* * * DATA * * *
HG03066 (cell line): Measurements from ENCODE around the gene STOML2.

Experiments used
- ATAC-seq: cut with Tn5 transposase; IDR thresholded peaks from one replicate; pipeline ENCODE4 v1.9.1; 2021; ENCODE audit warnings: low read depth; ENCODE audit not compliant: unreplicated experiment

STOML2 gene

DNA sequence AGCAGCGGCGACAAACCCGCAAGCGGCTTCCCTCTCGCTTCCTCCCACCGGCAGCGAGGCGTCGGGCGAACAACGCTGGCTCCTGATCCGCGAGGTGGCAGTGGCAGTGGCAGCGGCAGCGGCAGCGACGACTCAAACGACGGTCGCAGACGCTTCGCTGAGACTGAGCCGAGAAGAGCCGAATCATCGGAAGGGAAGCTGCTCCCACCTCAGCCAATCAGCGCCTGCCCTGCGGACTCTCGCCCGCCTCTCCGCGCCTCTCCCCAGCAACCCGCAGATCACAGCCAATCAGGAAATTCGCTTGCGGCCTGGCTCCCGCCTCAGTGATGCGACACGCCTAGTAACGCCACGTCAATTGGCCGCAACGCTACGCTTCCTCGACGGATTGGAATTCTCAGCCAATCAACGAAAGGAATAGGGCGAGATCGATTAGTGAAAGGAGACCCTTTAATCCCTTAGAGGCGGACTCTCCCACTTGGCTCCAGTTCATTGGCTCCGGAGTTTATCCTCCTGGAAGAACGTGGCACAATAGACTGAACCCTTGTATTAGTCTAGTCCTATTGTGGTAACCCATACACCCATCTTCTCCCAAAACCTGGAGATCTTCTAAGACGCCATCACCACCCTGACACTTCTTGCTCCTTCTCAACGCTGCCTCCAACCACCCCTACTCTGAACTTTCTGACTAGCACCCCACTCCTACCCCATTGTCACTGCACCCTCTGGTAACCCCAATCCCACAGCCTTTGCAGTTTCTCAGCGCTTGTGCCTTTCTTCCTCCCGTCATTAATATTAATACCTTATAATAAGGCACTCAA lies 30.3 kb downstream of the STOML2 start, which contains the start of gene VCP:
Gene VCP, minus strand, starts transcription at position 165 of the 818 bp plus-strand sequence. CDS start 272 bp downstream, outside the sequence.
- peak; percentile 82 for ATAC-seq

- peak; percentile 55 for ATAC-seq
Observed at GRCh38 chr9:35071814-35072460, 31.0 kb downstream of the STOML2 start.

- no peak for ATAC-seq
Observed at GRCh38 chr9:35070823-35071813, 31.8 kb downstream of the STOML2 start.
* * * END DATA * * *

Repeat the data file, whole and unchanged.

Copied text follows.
HG03066 (cell line): Measurements from ENCODE around the gene STOML2.

Experiments used
- ATAC-seq: cut with Tn5 transposase; IDR thresholded peaks from one replicate; pipeline ENCODE4 v1.9.1; 2021; ENCODE audit warnings: low read depth; ENCODE audit not compliant: unreplicated experiment

STOML2 gene

DNA sequence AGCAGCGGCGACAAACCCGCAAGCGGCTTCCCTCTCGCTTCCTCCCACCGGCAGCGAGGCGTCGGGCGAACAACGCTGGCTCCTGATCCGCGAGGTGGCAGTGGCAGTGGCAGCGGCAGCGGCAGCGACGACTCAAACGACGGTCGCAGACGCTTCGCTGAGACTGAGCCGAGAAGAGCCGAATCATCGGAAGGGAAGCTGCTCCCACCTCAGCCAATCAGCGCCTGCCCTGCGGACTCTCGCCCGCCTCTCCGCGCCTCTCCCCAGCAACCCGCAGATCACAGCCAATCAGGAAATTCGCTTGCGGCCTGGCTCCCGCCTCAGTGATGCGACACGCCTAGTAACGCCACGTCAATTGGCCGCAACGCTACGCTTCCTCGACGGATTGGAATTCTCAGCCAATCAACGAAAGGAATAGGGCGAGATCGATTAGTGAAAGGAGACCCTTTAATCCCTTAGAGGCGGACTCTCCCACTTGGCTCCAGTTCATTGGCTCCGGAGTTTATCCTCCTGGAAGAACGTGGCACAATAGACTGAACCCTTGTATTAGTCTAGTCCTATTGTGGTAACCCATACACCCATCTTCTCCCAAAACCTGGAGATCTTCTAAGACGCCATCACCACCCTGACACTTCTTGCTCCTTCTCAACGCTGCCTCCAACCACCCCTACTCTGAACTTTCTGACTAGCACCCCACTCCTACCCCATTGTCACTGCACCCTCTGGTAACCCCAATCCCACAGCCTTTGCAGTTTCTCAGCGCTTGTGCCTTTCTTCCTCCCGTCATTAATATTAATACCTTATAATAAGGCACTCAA lies 30.3 kb downstream of the STOML2 start, which contains the start of gene VCP:
Gene VCP, minus strand, starts transcription at position 165 of the 818 bp plus-strand sequence. CDS start 272 bp downstream, outside the sequence.
- peak; percentile 82 for ATAC-seq

- peak; percentile 55 for ATAC-seq
Observed at GRCh38 chr9:35071814-35072460, 31.0 kb downstream of the STOML2 start.

- no peak for ATAC-seq
Observed at GRCh38 chr9:35070823-35071813, 31.8 kb downstream of the STOML2 start.